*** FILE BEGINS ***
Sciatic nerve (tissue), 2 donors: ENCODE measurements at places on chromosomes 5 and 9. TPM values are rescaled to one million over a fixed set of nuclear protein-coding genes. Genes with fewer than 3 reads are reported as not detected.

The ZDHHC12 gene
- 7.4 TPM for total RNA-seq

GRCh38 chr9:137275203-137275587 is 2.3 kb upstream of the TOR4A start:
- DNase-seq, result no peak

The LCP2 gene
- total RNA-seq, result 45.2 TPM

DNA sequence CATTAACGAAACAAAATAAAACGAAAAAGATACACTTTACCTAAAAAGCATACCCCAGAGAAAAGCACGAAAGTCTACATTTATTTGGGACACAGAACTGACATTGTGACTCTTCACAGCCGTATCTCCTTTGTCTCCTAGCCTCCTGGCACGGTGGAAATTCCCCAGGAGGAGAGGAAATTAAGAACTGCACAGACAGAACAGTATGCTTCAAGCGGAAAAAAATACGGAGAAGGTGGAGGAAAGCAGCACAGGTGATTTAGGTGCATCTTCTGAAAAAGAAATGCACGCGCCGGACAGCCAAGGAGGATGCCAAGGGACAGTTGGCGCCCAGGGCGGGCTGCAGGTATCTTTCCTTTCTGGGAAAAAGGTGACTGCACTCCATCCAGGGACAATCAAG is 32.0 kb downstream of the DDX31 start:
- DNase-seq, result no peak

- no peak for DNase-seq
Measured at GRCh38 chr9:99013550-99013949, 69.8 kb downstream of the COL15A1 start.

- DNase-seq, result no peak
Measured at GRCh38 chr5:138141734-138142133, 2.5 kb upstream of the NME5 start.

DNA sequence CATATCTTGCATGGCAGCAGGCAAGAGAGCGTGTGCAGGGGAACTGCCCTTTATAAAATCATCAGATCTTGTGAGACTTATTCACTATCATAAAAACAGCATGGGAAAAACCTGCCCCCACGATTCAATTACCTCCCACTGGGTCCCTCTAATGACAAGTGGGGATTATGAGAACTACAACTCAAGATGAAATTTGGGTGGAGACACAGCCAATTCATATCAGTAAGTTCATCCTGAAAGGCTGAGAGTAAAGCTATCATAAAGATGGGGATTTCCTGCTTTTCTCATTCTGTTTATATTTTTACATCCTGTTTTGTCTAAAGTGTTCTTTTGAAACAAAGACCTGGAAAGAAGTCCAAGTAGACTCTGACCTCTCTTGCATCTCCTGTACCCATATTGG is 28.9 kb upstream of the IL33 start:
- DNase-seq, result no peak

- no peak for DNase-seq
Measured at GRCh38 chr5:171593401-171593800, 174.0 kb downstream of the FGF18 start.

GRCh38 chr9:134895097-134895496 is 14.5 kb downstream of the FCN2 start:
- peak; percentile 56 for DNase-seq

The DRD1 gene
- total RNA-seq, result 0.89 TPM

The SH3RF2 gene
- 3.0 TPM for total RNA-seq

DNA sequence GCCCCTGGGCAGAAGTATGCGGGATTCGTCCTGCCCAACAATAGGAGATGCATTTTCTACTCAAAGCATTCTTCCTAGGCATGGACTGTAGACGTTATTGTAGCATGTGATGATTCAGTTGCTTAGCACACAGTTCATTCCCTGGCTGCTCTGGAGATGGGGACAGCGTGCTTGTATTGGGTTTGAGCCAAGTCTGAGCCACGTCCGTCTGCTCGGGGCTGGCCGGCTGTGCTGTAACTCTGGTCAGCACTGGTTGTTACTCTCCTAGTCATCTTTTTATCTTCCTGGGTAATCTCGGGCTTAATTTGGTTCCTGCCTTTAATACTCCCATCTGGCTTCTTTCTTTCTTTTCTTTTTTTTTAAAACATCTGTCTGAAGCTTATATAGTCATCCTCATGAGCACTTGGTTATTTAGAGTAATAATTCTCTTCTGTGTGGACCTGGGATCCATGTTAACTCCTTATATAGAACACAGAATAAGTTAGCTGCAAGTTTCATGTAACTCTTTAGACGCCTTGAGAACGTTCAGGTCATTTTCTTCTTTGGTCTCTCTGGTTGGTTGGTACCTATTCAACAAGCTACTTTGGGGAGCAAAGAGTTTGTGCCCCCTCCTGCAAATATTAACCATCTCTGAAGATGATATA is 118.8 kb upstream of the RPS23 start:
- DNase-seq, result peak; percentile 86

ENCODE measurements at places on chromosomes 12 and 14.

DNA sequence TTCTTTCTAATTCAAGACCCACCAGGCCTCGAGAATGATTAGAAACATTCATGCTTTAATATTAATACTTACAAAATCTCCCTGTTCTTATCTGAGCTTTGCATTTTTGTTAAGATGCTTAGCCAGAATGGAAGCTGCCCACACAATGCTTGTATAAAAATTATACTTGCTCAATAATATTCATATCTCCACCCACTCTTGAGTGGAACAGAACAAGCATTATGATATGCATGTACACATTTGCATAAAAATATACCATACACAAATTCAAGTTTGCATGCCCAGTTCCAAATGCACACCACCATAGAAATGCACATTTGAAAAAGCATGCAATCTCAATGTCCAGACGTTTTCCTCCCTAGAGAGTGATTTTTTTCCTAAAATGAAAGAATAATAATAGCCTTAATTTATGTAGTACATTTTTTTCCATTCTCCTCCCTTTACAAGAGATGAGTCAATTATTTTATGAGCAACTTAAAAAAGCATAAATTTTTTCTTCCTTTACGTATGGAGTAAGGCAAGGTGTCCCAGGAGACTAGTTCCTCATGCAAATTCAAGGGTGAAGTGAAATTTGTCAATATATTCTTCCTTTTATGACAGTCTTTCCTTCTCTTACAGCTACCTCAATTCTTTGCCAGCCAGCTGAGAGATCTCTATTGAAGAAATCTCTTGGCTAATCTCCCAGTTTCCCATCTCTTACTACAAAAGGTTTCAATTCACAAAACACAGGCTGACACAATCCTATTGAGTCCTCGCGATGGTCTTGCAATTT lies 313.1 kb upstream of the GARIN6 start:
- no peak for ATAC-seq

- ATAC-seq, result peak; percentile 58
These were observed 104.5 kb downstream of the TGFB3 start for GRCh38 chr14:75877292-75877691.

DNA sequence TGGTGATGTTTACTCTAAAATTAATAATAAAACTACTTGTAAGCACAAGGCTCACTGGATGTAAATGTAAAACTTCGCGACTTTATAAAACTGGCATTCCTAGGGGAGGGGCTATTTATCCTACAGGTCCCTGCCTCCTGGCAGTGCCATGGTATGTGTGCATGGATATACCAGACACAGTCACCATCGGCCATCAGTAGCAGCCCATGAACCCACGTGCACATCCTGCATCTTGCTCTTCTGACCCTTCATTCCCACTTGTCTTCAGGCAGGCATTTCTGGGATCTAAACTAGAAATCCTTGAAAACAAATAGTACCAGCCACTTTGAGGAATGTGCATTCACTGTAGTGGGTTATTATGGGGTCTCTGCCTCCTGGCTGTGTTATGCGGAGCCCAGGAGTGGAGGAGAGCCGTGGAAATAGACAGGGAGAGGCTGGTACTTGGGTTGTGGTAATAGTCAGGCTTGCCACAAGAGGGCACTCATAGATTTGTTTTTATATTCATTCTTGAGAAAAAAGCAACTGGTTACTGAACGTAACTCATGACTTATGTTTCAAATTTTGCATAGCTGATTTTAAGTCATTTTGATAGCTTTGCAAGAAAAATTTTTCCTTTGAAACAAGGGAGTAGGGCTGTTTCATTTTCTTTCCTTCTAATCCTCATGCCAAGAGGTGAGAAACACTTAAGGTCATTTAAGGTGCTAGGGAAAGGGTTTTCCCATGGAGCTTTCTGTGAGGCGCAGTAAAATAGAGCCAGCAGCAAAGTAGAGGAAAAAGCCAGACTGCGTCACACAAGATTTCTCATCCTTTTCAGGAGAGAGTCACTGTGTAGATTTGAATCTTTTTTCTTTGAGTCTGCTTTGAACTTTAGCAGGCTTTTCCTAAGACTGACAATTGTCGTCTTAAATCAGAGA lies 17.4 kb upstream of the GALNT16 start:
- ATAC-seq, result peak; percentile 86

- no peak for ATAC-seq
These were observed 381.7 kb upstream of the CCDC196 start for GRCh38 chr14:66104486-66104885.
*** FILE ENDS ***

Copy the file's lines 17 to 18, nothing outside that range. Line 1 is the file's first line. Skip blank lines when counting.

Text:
Measured at GRCh38 chr5:171593401-171593800, 174.0 kb downstream of the FGF18 start.

GRCh38 chr9:134895097-134895496 is 14.5 kb downstream of the FCN2 start: